Nottingham Playhouse, Sunday 28th August, 2016.
I took my four year old nephew to see this show and he LOVED it. The success of course emanates from the beautiful and gigantic dinosaur puppets which tower above those in the front row. Although set up as a zoo meet-and-greet-the-animals, with lots of interesting information provided, there were of course lots of lovely theatrical elements. What’s more, the fact that children were given the opportunity to meet a selection of the dinosaurs after the show for photographs and petting really was the cherry on the cake- kissing the nose of an adorable baby dinosaur is the stuff of children’s dreams, I’m sure!
On a simple set composed of a few hay bales and inflated tree trunks, the dinosaurs made their entrances one by one. They had their own ‘personalities’ and it was great fun to watch the baby T- Rex being a little terror for his human handler. It was likewise hugely entertaining to watch the dinosaurs interact with each other, the actors and the audience; I was once again enthralled by the beauty of puppetry, willingly losing sight of the fact that these creatures were puppets at all. They were beautifully made (Steve Howarth) with wonderful attention to the details- it’s no wonder that for many of the children around me, the boundaries of make believe and reality were well and truly blurred; ah, the magic of theatre!
There are plenty of laughs in this show and it was crystal clear that the children in the audience were totally won over. Brave souls were invited on stage to meet the various dinosaurs, learning how to ‘properly introduce’ themselves to any animal by presenting the ‘backside’ (teehee) of their hand for copious sniffing. There were also opportunities to ‘feed’ the dinosaurs or coax them out of their apparent shyness- all very charming and nicely complimented by the more mischievous members of the puppet gang, along with some classic slapstick moments. Like any children’s show, this production was heavily reliant on audience participation and this was a key strength; the children loved being able to join the conversation and when they found the dinosaurs flying over their heads or indeed, landing on their hands, their giddy joy was palpable.
It has to be said that although the show was clearly catered to children, there were nods to the grown-ups; but the moments tacked on to cater for the grown-ups fell a little flat at times and I couldn’t help thinking that it was quite enough to enjoy the farcical aspects and the funny interactions without the somewhat forced elements. That said, the clunkiness did ease perceptibly as the performance went on; perhaps the awkward feel of it all at the start was just a case of trying too hard to win over a sleepy Sunday audience? Regardless, this isn’t an issue worth dwelling on as the show has many, many glowing strengths and overall, I was impressed when leaving the auditorium.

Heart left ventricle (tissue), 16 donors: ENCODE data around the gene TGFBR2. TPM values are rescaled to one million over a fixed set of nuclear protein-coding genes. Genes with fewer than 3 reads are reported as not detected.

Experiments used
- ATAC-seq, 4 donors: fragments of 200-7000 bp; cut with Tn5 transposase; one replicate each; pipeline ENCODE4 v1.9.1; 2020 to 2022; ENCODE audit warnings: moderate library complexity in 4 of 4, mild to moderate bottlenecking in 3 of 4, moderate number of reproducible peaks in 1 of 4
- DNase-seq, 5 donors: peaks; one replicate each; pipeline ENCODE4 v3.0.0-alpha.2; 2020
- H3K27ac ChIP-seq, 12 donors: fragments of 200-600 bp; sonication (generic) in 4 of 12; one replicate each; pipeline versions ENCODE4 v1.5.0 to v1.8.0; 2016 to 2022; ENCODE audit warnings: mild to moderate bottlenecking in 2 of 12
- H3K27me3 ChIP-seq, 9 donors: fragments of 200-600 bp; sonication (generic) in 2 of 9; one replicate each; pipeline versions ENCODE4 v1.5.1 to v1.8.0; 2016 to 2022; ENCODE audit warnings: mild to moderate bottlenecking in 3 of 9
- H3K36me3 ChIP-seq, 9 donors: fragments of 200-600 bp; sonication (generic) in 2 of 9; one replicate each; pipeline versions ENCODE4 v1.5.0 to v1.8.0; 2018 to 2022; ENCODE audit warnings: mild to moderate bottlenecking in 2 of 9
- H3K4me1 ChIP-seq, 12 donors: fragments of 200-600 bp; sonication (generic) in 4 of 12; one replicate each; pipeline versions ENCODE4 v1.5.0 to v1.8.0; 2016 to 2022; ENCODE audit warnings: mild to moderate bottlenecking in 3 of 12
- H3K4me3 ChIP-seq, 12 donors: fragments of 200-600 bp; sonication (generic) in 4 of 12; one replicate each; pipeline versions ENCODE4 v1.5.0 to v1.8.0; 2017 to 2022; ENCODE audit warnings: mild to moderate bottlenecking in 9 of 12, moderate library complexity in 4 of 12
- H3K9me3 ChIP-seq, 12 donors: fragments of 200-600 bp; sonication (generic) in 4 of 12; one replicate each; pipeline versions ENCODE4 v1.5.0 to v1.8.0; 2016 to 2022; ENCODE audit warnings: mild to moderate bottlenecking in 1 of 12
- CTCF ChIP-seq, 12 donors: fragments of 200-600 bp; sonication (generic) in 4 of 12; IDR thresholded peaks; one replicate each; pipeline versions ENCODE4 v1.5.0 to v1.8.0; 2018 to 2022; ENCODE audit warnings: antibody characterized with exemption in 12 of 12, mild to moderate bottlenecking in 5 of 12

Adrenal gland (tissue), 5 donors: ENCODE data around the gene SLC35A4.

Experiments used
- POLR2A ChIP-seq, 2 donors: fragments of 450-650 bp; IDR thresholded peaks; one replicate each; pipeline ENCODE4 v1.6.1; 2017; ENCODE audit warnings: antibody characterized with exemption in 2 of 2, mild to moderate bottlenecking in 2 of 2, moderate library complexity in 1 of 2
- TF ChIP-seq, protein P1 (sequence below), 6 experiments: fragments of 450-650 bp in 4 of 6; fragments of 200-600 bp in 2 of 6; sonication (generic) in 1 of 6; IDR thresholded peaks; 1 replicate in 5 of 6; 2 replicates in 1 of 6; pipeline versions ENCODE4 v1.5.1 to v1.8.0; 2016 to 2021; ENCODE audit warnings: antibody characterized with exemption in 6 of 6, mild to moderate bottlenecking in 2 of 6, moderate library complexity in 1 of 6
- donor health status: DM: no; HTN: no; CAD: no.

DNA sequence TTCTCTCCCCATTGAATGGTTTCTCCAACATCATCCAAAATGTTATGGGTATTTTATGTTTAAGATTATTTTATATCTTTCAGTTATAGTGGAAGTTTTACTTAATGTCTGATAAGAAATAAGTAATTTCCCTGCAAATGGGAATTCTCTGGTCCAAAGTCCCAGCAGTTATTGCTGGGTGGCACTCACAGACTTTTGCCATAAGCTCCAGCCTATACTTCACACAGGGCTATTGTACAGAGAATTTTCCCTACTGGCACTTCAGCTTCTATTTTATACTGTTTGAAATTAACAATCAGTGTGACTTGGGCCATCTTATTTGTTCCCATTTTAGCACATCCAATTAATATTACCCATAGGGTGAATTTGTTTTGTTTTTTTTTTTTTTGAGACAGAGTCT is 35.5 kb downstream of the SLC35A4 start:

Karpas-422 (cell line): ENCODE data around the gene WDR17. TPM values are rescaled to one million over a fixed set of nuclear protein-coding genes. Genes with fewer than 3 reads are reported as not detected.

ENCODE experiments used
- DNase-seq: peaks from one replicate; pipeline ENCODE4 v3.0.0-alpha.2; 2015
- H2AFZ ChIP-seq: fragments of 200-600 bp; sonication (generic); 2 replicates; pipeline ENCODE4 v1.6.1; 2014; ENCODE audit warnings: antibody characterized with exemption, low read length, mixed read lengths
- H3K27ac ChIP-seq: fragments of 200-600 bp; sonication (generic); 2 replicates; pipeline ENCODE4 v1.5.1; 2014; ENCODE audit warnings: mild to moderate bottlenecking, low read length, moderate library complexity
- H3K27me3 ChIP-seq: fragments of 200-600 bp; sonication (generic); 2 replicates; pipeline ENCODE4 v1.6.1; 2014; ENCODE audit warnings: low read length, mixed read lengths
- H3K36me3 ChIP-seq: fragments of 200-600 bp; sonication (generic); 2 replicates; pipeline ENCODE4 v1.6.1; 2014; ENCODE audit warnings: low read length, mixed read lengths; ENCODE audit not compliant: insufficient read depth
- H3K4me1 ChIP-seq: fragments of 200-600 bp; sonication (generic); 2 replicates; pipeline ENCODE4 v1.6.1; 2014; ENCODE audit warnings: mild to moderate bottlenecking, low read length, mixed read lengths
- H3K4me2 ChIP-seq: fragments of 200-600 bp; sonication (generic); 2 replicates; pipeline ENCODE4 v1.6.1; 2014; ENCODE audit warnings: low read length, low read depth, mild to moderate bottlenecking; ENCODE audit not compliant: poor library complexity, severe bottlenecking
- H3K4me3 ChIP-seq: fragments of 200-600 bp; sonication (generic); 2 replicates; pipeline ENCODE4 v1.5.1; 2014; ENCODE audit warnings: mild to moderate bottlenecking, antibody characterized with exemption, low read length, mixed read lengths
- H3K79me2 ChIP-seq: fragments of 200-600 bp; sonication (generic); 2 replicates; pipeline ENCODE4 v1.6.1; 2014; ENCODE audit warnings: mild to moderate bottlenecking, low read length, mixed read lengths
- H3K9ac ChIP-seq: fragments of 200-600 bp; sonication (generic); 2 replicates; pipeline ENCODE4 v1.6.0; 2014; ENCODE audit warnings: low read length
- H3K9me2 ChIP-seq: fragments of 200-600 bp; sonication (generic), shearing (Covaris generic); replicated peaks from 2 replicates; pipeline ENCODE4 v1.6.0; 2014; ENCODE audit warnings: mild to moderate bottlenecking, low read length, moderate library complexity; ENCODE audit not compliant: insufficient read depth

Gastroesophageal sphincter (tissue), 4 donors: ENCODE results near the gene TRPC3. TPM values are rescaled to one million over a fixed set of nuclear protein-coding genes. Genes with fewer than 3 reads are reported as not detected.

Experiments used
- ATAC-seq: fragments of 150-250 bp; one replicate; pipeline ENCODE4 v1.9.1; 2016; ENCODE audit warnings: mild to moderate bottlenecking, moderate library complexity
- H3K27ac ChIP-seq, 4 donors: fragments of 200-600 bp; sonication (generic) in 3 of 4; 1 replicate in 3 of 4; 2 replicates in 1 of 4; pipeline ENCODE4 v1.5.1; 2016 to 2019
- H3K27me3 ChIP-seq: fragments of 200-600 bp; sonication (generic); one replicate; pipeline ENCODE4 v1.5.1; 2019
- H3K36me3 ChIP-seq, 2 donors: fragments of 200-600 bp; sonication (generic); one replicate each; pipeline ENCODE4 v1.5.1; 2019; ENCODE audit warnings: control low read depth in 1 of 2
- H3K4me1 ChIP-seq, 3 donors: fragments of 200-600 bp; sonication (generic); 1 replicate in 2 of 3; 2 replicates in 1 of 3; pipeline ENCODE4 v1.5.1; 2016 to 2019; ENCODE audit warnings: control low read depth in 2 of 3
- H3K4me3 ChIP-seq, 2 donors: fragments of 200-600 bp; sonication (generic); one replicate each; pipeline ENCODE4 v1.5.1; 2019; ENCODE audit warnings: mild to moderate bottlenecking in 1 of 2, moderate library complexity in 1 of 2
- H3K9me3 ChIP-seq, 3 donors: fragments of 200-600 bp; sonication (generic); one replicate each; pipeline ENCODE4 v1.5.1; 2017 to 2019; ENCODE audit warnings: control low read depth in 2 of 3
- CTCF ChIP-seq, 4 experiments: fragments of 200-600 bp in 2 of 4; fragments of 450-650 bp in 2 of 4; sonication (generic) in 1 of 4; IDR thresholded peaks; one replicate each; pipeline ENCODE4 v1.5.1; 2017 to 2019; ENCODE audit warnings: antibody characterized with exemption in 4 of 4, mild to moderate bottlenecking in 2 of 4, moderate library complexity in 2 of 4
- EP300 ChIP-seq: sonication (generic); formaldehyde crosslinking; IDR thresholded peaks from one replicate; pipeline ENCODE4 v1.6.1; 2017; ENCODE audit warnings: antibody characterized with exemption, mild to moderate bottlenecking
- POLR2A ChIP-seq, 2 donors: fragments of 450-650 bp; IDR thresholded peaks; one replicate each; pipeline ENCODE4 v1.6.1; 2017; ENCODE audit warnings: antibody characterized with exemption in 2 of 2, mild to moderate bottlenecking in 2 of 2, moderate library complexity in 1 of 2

The show has a 3+ advisory age, which, in my opinion, could be a little too low for some children. My nephew is a gregarious, fearless force to be reckoned with and he was clearly quite scared of the larger puppets; possibly because the actors do have a lot of fun with the ‘meat eaters’ banter, clearly catering for the older children by adding a little innocent fear-factor to the narrative. I’m not saying the age range is wrong, I’m saying that parents might want to be prepared for the style; it’s not a simple ‘meet and greet’ the dinosaurs, it’s a ‘he’s hungry folks and he eats meat…and what are little children made of?’- great fun for most but possibly a little much for some. My nephew’s fear was relatively fleeting however, and he was nothing but gleeful as he chatted away about it afterwards- I guess it’s down to parental judgement.
The cast were brilliant (Rafe Young, Jeremy Hancock and Nathan Marshall were the fantastic puppeteers) with the children and the commentary for each dinosaur was delivered by the Zoo Keeper (Alexandra Fisher) in a lovely, charismatic Australian accent which definitely made me reminiscent of the daring and wonderful Steve Irwin, adding a sweetly satisfying sense of authenticity and pseudo documentary. The combination of styles proved to be a great strength, keeping the production engaging throughout; there were the explorer/workshop elements, the panto/ audience participation elements and the funny, silly kids’ show elements – a lovely combination for a family show and I’d definitely recommend it.
The production is still touring and tickets can be found here: